You’ve invested time, sweat – possibly tears and probably money – into ensuring you keep adding content to your website on a regular basis. That’s awesome, and remains a cornerstone of good small business marketing. 

But what’s happening to your old, outdated content? And how can you get it to start working for you again, and keep it working for you? Don’t let all that effort go to waste. Here’s how to repurpose your old content to bring in new traffic – and customers!

The benefits of repurposing content 

Updating and ‘recycling’ your old content comes with a number of advantages:

  • It’s quick. Compared with brainstorming and writing new content, simply updating, fact-checking, and expanding on your old content is a more efficient use of your time. 
  • It’s good for your SEO. Search engines want to deliver fresh, relevant, and up-to-date content to their users. That’s why newer pages often (but not always) outrank content which is several years old.
  • You can combine related bits of content into comprehensive ‘pillar content’. Longer, more detailed content also tends to rank better. More on that to follow!    

How small businesses can repurpose their content 

Before we dive into some of the ways you can reuse older content, its worth talking about something called keyword cannibalization. (Relax, it’s not as scary as it sounds!)

Basically, if you have lots of small posts on a topic, which all focus around similar keywords, how does Google know which page is the best to send your potential customers to when someone in your area does a search using those keywords? 

As an example, let’s say you run a small dry-cleaning business. As part of your marketing efforts, you’ve created several blog posts over the past months. For instance:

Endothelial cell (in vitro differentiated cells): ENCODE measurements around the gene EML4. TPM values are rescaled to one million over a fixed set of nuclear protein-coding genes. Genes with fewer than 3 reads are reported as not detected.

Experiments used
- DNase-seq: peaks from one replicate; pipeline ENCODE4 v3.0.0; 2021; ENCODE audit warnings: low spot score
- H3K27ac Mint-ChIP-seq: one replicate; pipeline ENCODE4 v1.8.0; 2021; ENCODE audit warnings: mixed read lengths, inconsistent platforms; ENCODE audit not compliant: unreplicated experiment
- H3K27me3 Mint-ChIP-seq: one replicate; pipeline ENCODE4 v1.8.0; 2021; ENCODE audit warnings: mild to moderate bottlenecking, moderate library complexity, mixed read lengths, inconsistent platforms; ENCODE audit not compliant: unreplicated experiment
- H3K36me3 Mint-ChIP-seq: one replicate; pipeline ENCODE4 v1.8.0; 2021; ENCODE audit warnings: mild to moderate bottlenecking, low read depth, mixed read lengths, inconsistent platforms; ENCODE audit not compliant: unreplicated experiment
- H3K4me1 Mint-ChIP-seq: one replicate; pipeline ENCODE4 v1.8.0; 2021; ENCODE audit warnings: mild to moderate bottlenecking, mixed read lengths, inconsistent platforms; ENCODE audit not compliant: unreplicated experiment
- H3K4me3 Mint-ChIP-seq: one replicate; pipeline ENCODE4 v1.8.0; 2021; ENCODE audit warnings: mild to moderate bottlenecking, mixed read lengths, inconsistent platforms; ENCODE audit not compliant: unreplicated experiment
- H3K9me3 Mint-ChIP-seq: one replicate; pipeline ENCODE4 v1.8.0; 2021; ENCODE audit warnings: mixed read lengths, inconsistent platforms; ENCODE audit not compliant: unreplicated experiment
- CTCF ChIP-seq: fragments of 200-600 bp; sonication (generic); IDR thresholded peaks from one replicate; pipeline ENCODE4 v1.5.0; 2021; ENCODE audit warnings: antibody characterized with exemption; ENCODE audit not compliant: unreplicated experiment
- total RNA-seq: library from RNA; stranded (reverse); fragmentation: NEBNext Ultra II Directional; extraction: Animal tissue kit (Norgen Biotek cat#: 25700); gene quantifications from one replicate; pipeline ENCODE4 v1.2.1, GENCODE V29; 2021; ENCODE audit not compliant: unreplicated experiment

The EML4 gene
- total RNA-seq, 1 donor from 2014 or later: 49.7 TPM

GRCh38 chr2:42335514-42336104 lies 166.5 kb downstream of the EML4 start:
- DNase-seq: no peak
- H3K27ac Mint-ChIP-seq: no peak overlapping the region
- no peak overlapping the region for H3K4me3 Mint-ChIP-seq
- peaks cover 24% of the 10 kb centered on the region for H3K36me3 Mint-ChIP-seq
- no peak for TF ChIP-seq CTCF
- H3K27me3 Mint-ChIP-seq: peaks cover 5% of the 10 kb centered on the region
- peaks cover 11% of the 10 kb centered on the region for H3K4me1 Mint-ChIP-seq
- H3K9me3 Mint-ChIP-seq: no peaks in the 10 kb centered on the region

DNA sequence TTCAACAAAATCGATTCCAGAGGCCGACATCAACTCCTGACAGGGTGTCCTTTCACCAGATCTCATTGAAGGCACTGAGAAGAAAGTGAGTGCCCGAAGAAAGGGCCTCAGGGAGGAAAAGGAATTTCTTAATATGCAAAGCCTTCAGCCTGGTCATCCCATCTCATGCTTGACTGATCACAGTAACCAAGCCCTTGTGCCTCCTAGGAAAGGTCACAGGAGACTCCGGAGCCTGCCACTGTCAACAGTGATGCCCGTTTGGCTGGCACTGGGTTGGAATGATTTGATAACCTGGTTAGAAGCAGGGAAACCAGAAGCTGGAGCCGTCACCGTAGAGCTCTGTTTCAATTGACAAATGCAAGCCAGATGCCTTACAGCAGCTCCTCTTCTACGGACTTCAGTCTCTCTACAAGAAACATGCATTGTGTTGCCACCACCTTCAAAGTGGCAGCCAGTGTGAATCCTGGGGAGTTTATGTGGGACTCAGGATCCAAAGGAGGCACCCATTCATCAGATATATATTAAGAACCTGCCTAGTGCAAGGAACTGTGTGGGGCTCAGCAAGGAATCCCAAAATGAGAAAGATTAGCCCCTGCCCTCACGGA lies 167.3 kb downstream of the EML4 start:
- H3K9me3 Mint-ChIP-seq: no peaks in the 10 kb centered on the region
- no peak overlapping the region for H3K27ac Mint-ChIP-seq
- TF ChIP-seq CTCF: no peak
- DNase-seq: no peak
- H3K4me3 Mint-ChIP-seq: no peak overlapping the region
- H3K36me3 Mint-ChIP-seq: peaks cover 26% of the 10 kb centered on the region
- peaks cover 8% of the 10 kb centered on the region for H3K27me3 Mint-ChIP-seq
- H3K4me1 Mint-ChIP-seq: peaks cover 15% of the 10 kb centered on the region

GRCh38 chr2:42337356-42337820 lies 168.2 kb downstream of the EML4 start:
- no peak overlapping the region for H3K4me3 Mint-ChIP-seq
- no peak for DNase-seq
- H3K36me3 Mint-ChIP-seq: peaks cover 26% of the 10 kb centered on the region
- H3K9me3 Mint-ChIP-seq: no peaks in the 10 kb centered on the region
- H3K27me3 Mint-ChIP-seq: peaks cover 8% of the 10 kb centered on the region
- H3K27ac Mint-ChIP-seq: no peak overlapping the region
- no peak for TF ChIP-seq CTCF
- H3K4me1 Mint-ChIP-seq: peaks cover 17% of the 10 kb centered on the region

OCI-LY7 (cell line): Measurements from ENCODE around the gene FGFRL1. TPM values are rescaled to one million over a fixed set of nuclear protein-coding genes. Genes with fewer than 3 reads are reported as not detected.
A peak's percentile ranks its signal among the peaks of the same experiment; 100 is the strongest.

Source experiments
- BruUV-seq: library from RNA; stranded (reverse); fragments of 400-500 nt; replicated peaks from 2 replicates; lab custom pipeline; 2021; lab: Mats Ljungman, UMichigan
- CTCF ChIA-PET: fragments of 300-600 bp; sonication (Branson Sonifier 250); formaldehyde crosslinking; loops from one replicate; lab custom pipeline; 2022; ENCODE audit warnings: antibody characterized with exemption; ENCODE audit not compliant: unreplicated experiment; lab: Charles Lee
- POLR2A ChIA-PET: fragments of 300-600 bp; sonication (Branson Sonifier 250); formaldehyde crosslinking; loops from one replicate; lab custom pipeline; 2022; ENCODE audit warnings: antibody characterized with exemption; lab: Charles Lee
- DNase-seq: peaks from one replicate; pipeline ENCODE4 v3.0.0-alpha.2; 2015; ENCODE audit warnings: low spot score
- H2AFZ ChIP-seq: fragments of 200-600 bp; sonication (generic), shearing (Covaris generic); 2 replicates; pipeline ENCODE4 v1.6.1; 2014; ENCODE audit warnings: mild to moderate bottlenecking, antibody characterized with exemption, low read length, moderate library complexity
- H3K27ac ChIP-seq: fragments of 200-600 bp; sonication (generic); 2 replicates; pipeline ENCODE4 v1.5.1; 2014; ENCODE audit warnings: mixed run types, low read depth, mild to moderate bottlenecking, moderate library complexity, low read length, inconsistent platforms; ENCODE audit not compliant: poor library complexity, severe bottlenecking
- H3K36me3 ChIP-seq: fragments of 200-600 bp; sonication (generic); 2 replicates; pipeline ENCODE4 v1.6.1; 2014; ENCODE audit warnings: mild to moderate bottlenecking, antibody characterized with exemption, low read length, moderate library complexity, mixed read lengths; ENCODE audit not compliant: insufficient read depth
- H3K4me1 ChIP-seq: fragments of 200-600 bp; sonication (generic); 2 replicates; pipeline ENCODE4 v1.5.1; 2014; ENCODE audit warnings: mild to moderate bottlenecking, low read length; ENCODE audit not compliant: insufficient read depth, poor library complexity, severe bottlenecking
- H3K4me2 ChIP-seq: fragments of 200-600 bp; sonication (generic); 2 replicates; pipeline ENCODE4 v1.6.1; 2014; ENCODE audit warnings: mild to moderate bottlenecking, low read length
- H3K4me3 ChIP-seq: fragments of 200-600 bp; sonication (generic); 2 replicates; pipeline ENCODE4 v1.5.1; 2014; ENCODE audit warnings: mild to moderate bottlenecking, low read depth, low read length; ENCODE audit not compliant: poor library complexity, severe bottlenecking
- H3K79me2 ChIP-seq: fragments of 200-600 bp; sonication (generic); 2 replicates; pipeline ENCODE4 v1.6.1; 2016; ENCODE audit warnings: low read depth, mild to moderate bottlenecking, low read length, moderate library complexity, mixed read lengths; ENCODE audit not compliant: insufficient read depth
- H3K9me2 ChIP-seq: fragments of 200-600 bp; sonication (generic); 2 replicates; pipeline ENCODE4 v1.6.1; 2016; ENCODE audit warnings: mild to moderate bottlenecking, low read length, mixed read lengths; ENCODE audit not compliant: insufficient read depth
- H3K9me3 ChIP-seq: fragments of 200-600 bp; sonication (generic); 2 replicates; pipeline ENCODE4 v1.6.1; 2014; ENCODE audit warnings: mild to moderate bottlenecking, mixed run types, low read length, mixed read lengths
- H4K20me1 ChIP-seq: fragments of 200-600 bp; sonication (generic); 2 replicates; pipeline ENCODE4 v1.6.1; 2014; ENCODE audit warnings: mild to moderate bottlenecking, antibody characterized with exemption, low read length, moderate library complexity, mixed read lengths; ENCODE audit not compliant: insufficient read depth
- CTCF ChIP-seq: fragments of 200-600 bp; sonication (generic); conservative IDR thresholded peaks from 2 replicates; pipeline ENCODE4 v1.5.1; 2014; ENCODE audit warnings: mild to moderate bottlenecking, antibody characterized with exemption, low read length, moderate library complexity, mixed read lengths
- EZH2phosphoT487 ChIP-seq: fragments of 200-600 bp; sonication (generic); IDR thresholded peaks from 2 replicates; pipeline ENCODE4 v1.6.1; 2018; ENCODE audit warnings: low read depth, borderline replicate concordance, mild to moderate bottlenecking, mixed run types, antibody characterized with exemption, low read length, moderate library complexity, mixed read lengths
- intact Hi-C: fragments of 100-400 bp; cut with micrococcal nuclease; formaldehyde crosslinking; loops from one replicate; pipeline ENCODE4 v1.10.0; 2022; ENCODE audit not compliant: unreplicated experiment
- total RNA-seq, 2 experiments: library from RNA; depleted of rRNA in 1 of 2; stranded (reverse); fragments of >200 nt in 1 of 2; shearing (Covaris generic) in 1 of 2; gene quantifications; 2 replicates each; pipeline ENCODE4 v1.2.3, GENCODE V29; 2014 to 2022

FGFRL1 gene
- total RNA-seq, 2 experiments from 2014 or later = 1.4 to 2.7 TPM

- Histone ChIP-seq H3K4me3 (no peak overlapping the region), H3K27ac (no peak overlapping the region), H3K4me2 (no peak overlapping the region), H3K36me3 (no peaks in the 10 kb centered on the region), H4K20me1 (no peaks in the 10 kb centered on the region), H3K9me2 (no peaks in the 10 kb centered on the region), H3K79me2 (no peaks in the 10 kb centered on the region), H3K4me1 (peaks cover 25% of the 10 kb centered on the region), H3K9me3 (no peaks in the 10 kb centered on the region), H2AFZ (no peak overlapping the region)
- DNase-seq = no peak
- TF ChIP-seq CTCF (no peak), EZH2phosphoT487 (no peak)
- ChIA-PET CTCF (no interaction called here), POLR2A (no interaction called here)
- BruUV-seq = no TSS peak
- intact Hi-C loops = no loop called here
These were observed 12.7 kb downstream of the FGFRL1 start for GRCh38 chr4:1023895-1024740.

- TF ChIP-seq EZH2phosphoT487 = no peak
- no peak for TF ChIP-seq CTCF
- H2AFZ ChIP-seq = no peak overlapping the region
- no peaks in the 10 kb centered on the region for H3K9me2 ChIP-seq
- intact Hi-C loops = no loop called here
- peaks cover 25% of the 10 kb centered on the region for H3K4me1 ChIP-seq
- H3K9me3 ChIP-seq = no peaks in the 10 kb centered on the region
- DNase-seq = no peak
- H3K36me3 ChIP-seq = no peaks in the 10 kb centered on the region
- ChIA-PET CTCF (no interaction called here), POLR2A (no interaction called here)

• What fabrics can be dry-cleaned?
  • Which materials should never be dry-cleaned? 
  • How does dry-cleaning work?

Etc., etc.

What happens if someone does a search for ‘which materials can and can’t be dry-cleaned?’ Which page should Google send them to? Hmmn.  

Compiling lots of related content into one fresh, comprehensive, and in-depth article is also a good way to avoid the ‘quantity over quality’ trap which many small businesses in Australia fall into. Check out our post, ‘How much content does your website really need?’ for more deets!   

What you should be aiming for is one big page (your pillar), which links out to your older blog posts which cover one aspect of the topic in broader detail. You’re aiming to get the pillar page ranking high, with all your other posts supporting that pillar and ‘backing it up’ in the eyes of search engines. 

Finding inspiration  

Taking a look at your older content is also a lot easier than constantly trying to come up with new angles you haven’t covered before. Chances are, new industry advances, regulations, technologies and innovations have come out since – or you might just have a deeper understanding you can share. And you already have the basics laid out in your existing content.  

Remember also that not all your content might be on your actual website. If you have a reasonably active social media following, user generated content can also be a great source of inspiration.

By going through all the old questions you’ve answered on your social media, or comments your fans have made, you can compile a pretty comprehensive FAQ based off feedback from real customers, updating and fleshing out your answers as you go.

Ready to get started? 

Putting together a list or spreadsheet of all your existing content, identifying common themes, and highlighting posts which need updating first is a simple way to create a content repurposing to-do list for yourself.  

If you’d like help with the process, remember that Hunter & Scribe’s content marketing experts are at your disposal. Contact us at [email protected]